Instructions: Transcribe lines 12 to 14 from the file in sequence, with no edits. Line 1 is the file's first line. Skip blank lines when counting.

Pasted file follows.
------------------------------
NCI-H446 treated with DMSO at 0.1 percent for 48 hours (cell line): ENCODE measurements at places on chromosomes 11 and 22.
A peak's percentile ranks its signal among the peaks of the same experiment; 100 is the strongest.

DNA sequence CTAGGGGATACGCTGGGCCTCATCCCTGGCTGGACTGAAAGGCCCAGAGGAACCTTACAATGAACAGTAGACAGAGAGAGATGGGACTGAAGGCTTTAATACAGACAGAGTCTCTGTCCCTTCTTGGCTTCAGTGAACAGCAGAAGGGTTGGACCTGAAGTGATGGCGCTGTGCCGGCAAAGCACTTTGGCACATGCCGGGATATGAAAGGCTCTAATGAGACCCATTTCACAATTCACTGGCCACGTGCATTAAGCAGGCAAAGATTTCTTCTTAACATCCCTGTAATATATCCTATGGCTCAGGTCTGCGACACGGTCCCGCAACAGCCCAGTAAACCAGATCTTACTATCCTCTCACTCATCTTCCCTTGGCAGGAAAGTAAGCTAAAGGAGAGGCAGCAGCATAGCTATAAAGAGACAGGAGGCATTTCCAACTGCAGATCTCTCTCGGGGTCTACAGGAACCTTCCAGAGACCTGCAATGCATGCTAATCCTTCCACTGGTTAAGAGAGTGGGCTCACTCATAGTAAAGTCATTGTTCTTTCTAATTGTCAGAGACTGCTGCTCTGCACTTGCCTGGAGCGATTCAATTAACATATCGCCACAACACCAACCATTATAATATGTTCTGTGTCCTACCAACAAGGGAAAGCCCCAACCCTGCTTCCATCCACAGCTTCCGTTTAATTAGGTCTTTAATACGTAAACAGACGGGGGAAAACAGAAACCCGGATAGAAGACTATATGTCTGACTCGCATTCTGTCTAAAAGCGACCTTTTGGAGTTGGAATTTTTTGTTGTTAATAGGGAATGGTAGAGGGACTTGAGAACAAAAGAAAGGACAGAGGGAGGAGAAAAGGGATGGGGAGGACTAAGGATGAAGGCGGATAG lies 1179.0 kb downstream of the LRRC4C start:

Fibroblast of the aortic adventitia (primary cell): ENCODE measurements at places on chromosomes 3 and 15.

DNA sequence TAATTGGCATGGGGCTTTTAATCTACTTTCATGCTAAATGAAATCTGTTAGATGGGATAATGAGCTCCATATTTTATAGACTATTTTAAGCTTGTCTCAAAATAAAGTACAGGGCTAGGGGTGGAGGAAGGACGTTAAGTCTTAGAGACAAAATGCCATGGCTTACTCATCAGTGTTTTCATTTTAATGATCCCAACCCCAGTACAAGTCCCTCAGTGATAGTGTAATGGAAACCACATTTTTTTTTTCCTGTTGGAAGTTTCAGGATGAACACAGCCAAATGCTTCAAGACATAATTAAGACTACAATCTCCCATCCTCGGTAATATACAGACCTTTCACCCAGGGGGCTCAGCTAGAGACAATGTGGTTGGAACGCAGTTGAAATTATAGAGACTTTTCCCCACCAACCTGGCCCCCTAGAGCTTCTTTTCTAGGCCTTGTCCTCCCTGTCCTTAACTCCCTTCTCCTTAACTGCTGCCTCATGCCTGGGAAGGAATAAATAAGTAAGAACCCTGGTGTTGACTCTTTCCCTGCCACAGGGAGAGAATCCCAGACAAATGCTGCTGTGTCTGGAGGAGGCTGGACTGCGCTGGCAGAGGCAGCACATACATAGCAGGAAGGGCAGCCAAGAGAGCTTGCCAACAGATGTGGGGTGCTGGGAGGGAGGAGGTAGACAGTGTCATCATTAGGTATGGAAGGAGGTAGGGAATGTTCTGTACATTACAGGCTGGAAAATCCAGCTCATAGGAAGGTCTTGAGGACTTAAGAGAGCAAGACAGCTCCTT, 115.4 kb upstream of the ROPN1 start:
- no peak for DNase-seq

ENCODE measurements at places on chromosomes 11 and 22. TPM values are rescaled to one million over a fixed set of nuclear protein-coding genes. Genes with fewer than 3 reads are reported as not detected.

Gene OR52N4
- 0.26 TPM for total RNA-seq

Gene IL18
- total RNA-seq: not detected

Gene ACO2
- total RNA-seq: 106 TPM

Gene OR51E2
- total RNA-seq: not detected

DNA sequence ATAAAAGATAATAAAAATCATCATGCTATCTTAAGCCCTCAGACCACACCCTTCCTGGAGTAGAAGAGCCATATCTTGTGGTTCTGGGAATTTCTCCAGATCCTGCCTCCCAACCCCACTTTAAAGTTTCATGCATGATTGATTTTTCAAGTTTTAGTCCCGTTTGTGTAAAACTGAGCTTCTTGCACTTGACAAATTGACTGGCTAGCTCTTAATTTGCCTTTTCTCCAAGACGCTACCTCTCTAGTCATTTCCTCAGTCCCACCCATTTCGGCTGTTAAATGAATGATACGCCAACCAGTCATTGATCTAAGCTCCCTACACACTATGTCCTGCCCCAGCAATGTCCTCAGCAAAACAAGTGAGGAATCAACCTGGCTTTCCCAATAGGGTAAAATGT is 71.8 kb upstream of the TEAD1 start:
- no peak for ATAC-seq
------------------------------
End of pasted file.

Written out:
Gene ACO2
- total RNA-seq: 106 TPM

Gene OR51E2